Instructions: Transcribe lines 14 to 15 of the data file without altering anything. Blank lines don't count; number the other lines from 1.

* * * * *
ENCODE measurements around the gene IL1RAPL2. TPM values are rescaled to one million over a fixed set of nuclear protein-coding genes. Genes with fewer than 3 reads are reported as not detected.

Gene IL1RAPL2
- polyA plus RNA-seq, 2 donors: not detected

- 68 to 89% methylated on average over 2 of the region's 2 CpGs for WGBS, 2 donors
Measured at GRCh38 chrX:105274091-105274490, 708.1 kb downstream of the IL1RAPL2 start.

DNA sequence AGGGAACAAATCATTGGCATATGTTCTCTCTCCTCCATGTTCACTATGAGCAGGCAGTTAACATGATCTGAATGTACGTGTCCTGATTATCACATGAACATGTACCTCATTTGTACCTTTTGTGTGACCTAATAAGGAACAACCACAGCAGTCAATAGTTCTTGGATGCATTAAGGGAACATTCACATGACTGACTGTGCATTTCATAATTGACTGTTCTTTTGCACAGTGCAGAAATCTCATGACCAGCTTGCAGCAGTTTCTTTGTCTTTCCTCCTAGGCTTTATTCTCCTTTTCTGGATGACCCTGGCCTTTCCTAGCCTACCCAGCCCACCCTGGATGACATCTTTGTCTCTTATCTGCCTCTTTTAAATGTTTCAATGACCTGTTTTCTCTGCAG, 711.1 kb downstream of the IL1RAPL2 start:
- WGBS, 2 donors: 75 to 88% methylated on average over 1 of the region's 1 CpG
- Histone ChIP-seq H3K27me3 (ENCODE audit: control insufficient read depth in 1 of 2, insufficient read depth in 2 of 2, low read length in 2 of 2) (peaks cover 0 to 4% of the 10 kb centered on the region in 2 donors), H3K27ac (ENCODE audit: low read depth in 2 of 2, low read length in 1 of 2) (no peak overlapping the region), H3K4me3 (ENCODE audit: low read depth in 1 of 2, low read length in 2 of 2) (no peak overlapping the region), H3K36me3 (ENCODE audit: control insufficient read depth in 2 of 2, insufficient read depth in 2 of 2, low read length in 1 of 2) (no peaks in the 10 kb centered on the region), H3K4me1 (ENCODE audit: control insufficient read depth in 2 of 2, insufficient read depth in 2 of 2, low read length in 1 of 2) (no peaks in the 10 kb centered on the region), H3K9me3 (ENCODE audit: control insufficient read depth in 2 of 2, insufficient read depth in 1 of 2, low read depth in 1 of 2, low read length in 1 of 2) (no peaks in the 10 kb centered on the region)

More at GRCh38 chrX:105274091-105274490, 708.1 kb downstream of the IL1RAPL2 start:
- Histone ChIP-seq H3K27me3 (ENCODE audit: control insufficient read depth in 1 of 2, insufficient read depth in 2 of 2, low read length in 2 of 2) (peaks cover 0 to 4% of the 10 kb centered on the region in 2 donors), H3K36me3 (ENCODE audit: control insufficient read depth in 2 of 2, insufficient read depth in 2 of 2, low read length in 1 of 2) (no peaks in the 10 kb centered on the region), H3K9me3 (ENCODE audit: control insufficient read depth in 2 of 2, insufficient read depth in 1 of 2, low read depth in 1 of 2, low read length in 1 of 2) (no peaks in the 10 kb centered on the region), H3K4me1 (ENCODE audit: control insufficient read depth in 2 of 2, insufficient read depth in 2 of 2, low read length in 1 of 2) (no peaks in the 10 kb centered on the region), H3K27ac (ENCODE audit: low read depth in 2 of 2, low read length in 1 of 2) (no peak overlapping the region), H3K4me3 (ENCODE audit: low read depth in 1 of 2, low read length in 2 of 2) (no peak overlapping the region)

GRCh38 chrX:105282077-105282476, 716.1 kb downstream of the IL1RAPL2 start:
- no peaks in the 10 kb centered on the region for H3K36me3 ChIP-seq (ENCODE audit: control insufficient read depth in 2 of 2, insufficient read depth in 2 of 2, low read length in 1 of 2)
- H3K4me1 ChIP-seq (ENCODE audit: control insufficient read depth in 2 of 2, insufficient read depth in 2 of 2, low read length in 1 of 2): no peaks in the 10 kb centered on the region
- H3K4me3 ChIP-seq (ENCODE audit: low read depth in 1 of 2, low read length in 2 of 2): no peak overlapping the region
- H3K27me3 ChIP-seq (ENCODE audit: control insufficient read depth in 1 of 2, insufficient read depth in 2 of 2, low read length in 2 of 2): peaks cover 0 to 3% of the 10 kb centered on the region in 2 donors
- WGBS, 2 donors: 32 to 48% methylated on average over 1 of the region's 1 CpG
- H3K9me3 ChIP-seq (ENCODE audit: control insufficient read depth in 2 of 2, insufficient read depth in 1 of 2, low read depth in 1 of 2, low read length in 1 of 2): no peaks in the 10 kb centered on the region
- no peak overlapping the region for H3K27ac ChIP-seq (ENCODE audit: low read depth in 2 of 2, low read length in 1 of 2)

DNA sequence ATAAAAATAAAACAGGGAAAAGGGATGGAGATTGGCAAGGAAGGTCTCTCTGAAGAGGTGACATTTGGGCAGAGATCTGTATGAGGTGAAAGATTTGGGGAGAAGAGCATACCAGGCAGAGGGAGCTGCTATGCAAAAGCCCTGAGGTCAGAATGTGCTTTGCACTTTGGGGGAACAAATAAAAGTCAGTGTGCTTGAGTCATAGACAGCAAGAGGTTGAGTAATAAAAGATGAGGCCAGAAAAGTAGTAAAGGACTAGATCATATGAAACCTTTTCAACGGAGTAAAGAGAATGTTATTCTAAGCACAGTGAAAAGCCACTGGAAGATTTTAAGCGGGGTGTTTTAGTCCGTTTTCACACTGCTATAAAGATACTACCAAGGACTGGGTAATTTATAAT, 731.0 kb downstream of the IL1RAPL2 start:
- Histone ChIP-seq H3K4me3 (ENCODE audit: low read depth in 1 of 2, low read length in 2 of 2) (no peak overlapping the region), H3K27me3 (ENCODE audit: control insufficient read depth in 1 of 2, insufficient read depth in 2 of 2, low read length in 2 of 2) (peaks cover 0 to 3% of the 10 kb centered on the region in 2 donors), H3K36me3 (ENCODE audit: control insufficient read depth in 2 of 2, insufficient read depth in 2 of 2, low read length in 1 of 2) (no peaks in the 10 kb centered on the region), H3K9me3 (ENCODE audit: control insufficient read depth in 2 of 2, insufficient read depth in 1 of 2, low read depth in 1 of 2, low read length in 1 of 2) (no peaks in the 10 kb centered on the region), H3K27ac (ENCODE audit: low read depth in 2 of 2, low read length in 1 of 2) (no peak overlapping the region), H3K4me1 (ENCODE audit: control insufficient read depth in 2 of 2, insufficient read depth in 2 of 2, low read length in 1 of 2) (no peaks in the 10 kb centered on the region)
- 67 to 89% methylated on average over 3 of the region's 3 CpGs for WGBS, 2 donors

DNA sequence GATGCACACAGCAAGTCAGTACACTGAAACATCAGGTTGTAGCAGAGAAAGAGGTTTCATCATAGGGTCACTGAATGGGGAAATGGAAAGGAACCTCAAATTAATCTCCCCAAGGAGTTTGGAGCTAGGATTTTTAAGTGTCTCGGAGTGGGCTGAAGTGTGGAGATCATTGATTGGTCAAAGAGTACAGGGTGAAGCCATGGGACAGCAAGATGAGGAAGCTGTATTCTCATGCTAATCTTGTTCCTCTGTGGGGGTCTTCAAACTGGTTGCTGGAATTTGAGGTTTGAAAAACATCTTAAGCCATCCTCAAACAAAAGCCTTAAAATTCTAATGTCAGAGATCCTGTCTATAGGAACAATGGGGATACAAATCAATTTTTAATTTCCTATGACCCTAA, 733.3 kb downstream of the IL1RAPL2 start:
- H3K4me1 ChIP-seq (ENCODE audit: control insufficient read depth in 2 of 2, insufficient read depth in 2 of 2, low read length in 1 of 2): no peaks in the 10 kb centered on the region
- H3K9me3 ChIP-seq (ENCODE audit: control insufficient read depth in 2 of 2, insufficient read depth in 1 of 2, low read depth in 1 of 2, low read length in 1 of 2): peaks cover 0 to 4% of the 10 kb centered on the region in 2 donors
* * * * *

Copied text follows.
- H3K4me3 ChIP-seq (ENCODE audit: low read depth in 1 of 2, low read length in 2 of 2): no peak overlapping the region
- H3K27me3 ChIP-seq (ENCODE audit: control insufficient read depth in 1 of 2, insufficient read depth in 2 of 2, low read length in 2 of 2): peaks cover 0 to 3% of the 10 kb centered on the region in 2 donors